2014 Audi A6 Performance

8.0
Performance

If you're only into the A6 for the Audi nameplate, there's a tepid base version for you. But if you're seeking ultra-high economy or muscular performance, there are three other editions cued up, all with forced-induction engines.

The base A6 is the dispassionate front-drive, CVT model. The powerplant isn't the fault. The 2.0-liter turbo-4 drops 220 hp with lots of low-end grunt, but it can only do so much in the A6's big body and with the lackluster transmission. Add all-wheel drive and the A6 with the turbo-4 adopts an 8-speed automatic with paddle shift controls. It's a much better option, and 0-60 mph times fall in the low 7-second range.

Skip the base model and its CVT--the Audi A6 is best in TDI or S6 form.

When it was launched, we strongly recommended the 240-hp turbodiesel V-6. With a narrow powerband, an 8-speed automatic and all-wheel drive, it turned in smart performance numbers and excellent fuel economy. Then VW Group was found to have cheated on emissions testing, and it all was rendered moot. If you own one of these vehicles, Audi has set up a web site for buyback and repair information.

From there, Audi ups the ante with a supercharged V-6. The V-6 puts out 310 hp through an 8-speed automatic and all-wheel drive, which is set to a fixed 40:60 power split. Its 60-mph times clock in around 5.4 seconds, with a top speed of 130 mph. It's a happy co-conspirator in this form, with the automatic snapping off quick shifts by itself, or timed with the inputs on the shift paddles.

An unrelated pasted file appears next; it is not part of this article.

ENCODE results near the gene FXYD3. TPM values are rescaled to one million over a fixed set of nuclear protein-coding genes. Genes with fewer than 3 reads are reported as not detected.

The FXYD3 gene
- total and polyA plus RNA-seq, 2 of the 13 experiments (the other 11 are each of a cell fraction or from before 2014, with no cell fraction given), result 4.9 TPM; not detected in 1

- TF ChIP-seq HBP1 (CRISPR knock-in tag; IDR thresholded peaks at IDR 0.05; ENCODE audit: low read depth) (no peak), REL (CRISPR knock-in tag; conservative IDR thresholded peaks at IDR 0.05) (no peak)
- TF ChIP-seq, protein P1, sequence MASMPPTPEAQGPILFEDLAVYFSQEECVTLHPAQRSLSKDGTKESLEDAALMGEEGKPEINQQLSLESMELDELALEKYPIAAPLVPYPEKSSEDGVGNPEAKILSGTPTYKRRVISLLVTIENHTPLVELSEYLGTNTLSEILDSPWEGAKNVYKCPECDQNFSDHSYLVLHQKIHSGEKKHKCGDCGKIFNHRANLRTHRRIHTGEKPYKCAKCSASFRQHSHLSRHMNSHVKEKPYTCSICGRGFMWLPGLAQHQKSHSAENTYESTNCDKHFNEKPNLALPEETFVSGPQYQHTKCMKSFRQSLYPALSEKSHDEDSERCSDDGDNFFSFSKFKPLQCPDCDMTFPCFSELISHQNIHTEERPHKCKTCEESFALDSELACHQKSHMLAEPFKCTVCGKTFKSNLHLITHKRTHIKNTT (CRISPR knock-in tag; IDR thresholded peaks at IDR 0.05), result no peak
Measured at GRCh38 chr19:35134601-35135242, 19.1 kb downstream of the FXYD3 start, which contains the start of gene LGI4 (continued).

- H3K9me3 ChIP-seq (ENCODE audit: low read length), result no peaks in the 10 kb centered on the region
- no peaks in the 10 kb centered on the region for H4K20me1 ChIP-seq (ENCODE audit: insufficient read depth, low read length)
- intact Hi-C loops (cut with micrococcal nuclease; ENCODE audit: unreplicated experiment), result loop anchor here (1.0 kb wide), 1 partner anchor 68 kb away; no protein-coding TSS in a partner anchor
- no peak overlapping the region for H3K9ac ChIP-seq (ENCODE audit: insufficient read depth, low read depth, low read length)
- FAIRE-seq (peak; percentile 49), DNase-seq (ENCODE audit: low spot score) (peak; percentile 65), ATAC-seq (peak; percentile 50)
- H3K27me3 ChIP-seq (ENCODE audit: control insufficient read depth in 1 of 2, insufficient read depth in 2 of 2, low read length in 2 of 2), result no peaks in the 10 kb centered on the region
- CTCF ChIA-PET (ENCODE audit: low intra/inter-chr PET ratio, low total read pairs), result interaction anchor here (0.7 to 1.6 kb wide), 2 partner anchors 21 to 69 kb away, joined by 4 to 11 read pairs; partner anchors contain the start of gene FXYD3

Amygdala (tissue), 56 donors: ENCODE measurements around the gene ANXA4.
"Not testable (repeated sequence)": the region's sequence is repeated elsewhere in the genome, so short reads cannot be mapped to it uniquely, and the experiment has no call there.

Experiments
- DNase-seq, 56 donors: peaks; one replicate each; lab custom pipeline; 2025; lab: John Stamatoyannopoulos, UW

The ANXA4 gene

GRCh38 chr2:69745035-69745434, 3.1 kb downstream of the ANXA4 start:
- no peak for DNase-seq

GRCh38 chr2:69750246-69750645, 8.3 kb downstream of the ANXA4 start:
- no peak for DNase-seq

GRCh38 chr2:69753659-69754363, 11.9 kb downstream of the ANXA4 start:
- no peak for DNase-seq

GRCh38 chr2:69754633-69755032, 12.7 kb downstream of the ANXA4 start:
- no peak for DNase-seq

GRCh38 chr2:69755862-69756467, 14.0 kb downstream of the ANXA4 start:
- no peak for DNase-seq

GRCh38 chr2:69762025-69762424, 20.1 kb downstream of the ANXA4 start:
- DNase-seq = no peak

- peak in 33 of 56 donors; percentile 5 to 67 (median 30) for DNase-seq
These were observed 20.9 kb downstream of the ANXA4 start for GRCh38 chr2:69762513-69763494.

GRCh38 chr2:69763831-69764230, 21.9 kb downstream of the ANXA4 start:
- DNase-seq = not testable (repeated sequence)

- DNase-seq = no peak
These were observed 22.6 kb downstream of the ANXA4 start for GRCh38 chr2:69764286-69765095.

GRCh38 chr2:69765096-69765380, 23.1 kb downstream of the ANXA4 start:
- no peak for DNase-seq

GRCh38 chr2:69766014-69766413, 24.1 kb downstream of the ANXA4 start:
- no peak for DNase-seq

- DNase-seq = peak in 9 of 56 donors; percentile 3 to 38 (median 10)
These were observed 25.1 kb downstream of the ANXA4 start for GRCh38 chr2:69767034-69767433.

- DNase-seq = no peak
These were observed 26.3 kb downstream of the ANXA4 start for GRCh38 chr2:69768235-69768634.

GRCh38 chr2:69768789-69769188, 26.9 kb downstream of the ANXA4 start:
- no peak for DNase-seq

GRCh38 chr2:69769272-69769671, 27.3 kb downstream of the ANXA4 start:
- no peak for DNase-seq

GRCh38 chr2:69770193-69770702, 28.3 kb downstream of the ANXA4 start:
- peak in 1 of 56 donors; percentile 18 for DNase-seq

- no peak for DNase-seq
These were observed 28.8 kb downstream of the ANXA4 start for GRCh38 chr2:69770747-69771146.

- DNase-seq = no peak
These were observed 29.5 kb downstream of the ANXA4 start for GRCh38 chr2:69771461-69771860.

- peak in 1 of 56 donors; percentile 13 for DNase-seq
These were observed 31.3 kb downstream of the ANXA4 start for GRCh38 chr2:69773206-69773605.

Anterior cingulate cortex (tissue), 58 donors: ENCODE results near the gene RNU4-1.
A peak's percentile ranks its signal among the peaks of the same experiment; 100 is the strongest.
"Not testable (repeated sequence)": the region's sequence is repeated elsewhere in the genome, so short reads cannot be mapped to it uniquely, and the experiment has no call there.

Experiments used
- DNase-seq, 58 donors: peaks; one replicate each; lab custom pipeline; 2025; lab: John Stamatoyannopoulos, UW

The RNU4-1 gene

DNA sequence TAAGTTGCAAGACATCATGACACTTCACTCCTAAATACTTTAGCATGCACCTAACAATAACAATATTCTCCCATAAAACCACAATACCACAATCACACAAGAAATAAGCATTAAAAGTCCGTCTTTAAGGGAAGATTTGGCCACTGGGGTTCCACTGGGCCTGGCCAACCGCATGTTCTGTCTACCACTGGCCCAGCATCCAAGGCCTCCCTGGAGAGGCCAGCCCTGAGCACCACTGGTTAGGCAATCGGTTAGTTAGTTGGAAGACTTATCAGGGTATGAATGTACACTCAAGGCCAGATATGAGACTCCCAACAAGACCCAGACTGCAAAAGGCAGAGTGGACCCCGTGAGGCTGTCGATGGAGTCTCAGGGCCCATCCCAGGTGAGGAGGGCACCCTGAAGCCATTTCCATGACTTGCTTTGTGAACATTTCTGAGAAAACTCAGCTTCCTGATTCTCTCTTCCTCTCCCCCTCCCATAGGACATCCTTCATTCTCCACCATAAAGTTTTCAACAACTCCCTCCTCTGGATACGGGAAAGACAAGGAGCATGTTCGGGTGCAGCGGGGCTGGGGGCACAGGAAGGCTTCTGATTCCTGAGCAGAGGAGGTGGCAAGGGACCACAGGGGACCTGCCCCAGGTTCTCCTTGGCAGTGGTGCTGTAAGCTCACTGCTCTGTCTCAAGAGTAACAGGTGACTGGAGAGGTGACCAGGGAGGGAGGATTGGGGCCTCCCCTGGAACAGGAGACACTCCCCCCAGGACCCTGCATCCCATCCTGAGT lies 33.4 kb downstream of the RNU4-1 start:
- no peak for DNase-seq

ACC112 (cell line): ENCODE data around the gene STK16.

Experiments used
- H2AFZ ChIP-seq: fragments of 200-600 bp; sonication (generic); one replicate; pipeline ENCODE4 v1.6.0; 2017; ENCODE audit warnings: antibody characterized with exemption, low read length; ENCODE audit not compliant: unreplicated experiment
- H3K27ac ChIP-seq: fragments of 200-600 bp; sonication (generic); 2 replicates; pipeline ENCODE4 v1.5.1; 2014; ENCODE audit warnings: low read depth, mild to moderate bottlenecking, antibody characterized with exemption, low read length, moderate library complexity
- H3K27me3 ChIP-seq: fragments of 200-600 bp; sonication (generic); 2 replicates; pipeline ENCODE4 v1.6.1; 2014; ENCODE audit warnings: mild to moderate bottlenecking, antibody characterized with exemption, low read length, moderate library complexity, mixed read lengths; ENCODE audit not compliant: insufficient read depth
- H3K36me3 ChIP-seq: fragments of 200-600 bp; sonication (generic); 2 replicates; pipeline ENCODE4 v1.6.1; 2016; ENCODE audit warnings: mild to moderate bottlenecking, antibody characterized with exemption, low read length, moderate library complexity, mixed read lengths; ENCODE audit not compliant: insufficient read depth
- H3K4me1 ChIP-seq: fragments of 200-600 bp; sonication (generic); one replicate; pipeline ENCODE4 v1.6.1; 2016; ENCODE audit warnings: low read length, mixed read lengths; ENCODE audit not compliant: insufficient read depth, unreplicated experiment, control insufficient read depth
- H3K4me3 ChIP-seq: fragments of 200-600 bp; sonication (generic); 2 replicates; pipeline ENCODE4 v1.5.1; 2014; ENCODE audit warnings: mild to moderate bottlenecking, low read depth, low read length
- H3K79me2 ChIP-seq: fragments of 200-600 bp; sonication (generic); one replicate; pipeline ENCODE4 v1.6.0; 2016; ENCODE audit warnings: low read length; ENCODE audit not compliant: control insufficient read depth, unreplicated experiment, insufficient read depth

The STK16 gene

There's still another version to consider. Audi drops its 420-hp, 4.0-liter twin-turbo V-8 in the A6 and calls it an S6. The S6 also gets a 7-speed dual-clutch transmission, better brakes, a stiffer suspension, and can be fitted with a torque-vectoring rear differential that can shift power between the rear wheels. Capable of 60-mph runs in 4.5 seconds, the S6 has supremely satisfying handling with reasonable ride quality even though it rides on summer tires and 21-inch wheels.

If possible, avoid Drive Select. It switches driving modes from comfort to sport, changing up the car's shift patterns, throttle delivery, steering weight, and damping. Its sport mode dumps weight in the steering without adding precision, and there's no mode we think is programmed to show off the car's best traits.

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